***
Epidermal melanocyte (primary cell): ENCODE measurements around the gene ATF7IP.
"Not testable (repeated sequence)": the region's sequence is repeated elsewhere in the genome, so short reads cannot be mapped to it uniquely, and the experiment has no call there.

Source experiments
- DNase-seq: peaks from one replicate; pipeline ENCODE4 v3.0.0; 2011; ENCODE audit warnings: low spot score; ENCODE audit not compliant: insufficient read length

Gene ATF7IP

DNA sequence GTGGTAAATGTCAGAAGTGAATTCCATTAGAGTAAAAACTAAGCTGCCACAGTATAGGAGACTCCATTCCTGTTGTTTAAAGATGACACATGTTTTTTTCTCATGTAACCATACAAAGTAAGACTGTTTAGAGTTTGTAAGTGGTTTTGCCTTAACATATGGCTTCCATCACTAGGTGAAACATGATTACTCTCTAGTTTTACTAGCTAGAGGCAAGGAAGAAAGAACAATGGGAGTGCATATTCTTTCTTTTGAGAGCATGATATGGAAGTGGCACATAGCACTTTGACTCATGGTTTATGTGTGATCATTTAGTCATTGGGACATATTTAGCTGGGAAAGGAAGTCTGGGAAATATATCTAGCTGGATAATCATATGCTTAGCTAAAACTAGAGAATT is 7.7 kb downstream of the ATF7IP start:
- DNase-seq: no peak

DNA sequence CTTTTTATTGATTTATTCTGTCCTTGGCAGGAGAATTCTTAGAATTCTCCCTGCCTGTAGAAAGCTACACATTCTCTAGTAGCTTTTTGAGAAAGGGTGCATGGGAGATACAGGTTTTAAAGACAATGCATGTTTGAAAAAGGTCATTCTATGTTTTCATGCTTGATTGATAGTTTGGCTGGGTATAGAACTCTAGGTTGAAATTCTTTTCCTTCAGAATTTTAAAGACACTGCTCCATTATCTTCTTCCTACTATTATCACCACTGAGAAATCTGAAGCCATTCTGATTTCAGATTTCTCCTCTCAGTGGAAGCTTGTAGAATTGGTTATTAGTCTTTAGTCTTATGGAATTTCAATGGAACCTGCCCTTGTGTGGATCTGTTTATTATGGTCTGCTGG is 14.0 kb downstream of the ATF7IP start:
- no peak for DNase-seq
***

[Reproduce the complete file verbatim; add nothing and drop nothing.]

Epidermal melanocyte (primary cell): ENCODE measurements around the gene ATF7IP.
"Not testable (repeated sequence)": the region's sequence is repeated elsewhere in the genome, so short reads cannot be mapped to it uniquely, and the experiment has no call there.

Source experiments
- DNase-seq: peaks from one replicate; pipeline ENCODE4 v3.0.0; 2011; ENCODE audit warnings: low spot score; ENCODE audit not compliant: insufficient read length

Gene ATF7IP

DNA sequence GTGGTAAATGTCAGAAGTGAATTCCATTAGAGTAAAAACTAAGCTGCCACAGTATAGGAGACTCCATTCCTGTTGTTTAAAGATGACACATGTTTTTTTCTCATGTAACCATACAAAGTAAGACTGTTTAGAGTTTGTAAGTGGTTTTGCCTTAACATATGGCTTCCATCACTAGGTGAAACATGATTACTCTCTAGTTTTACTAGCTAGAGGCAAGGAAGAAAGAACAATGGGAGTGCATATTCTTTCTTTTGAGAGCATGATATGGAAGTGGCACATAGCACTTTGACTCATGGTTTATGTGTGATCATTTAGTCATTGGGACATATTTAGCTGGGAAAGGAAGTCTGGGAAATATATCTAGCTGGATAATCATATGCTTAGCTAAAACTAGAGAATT is 7.7 kb downstream of the ATF7IP start:
- DNase-seq: no peak

DNA sequence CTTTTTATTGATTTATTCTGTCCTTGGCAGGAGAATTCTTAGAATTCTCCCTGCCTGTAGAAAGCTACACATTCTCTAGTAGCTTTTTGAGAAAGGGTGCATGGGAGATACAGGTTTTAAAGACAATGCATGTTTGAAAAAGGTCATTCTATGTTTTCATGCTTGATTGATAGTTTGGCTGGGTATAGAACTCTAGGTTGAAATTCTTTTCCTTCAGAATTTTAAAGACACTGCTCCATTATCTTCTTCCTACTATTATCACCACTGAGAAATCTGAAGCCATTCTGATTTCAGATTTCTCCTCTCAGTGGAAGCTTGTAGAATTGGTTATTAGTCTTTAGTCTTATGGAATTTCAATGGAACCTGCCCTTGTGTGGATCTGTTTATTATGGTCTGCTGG is 14.0 kb downstream of the ATF7IP start:
- no peak for DNase-seq